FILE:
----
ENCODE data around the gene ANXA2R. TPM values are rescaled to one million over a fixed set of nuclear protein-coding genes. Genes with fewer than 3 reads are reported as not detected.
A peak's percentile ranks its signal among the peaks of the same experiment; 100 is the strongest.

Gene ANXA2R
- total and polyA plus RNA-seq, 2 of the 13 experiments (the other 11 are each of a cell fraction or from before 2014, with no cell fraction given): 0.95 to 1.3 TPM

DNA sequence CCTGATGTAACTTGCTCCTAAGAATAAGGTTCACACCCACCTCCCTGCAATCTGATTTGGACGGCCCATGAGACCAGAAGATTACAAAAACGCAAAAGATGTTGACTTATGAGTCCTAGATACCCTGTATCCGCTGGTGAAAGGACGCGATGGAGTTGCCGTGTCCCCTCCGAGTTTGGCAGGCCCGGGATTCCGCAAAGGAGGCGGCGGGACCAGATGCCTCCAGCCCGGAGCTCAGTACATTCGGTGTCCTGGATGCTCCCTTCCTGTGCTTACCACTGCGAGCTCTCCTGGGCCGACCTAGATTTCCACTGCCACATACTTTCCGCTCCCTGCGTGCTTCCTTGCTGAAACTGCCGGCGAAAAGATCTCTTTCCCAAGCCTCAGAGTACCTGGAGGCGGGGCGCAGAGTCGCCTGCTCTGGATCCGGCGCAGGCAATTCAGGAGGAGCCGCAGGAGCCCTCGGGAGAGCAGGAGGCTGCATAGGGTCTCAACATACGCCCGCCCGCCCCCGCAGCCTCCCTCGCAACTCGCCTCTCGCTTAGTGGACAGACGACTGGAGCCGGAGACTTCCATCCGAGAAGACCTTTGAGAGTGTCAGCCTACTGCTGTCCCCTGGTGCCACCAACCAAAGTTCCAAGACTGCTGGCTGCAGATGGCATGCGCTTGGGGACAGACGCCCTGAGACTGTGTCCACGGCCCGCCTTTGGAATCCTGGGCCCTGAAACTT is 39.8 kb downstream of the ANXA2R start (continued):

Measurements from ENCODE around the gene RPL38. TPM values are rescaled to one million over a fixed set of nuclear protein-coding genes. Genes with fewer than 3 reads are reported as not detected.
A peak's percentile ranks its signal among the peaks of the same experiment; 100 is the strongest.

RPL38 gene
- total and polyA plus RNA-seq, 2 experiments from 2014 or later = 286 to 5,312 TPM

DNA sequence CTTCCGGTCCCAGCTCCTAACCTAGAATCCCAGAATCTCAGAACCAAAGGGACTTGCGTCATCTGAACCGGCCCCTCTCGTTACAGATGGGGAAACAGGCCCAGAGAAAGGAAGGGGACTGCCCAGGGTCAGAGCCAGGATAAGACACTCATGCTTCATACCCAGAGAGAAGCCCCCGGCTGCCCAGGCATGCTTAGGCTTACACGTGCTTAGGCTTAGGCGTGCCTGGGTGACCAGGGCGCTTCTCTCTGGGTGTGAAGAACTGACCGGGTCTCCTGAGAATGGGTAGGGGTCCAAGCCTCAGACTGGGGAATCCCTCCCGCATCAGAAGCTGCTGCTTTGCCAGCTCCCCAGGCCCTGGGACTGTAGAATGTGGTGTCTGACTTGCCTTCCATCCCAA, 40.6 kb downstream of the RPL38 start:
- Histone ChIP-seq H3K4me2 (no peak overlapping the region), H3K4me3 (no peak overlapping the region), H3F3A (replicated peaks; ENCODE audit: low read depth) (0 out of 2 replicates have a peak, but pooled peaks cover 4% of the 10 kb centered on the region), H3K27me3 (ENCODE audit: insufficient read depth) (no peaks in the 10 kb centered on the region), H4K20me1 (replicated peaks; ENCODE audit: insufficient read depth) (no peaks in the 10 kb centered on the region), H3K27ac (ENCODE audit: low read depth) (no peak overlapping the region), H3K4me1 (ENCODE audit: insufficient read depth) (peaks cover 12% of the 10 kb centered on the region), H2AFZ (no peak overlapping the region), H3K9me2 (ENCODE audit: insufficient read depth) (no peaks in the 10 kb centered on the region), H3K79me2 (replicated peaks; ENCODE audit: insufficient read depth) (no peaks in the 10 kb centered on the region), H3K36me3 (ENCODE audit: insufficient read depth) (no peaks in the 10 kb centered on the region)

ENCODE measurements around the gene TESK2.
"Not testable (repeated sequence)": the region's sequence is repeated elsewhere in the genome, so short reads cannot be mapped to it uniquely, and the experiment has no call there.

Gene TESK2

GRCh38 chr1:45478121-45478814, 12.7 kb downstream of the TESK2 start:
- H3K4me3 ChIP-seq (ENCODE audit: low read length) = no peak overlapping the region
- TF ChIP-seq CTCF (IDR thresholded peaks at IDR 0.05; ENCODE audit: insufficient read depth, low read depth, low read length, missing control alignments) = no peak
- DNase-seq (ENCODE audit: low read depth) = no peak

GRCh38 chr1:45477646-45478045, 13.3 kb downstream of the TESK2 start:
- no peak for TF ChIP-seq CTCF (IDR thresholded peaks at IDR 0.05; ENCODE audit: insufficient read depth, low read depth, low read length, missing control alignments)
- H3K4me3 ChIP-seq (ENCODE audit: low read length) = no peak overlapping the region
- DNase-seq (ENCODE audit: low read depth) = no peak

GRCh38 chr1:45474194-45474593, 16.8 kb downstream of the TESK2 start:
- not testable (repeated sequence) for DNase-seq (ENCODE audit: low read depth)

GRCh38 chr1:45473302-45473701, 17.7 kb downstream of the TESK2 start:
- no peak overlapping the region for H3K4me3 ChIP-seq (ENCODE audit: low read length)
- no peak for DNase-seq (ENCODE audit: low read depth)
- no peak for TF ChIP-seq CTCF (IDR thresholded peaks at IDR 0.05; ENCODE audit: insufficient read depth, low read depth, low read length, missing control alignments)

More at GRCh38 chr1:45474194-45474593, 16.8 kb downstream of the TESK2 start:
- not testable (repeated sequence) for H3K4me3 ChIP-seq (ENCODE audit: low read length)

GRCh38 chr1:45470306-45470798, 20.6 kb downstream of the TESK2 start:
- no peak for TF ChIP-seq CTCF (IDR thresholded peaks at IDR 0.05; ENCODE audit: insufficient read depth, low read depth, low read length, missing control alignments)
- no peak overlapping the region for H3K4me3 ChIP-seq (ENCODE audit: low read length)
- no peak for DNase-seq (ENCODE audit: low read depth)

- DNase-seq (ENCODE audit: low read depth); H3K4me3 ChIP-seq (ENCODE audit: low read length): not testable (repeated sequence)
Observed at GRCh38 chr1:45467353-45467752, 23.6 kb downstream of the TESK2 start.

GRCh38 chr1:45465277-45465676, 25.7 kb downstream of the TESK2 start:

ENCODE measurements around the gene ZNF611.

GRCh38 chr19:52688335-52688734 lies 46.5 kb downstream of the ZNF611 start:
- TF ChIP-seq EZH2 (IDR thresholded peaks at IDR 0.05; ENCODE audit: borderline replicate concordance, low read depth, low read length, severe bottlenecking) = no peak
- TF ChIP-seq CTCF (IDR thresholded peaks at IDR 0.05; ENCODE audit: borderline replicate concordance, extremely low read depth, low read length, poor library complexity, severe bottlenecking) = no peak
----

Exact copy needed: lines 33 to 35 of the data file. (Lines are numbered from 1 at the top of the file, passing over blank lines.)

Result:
- no peak overlapping the region for H3K4me3 ChIP-seq (ENCODE audit: low read length)
- no peak for DNase-seq (ENCODE audit: low read depth)

- DNase-seq (ENCODE audit: low read depth); H3K4me3 ChIP-seq (ENCODE audit: low read length): not testable (repeated sequence)